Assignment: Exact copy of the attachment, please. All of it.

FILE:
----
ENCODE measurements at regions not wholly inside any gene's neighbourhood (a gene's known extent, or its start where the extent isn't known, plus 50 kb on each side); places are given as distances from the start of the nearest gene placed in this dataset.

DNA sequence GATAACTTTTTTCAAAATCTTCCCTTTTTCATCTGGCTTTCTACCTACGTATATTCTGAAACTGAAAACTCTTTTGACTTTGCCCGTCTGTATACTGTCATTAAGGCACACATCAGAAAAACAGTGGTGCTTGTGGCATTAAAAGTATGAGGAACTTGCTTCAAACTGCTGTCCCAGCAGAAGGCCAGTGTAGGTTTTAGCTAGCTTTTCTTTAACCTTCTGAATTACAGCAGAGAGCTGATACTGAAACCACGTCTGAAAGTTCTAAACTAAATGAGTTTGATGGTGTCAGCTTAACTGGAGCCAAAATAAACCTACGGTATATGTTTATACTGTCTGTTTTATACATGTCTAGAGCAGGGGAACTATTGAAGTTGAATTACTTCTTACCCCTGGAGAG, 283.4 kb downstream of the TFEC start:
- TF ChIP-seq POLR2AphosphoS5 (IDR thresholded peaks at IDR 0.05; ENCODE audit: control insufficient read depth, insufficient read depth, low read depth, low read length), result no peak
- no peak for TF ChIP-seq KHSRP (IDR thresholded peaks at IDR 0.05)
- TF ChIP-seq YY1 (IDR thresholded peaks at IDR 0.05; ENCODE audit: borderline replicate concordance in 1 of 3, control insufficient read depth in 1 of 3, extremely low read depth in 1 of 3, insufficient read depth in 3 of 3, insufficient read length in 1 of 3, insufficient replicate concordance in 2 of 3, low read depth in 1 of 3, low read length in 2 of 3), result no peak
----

ENCODE measurements at regions not wholly inside any gene's neighbourhood (a gene's known extent, or its start where the extent isn't known, plus 50 kb on each side); places are given as distances from the start of the nearest gene placed in this dataset.

DNA sequence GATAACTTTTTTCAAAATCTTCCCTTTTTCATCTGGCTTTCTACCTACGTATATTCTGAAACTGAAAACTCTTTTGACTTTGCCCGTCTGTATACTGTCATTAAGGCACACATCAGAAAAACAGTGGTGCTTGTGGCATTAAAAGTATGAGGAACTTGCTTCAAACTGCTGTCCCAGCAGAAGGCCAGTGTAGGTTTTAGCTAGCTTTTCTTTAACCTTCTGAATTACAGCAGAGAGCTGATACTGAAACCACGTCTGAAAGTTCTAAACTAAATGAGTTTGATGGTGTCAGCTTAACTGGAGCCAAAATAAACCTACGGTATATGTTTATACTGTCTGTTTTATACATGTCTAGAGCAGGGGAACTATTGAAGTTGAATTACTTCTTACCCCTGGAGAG, 283.4 kb downstream of the TFEC start:
- TF ChIP-seq POLR2AphosphoS5 (IDR thresholded peaks at IDR 0.05; ENCODE audit: control insufficient read depth, insufficient read depth, low read depth, low read length), result no peak
- no peak for TF ChIP-seq KHSRP (IDR thresholded peaks at IDR 0.05)
- TF ChIP-seq YY1 (IDR thresholded peaks at IDR 0.05; ENCODE audit: borderline replicate concordance in 1 of 3, control insufficient read depth in 1 of 3, extremely low read depth in 1 of 3, insufficient read depth in 3 of 3, insufficient read length in 1 of 3, insufficient replicate concordance in 2 of 3, low read depth in 1 of 3, low read length in 2 of 3), result no peak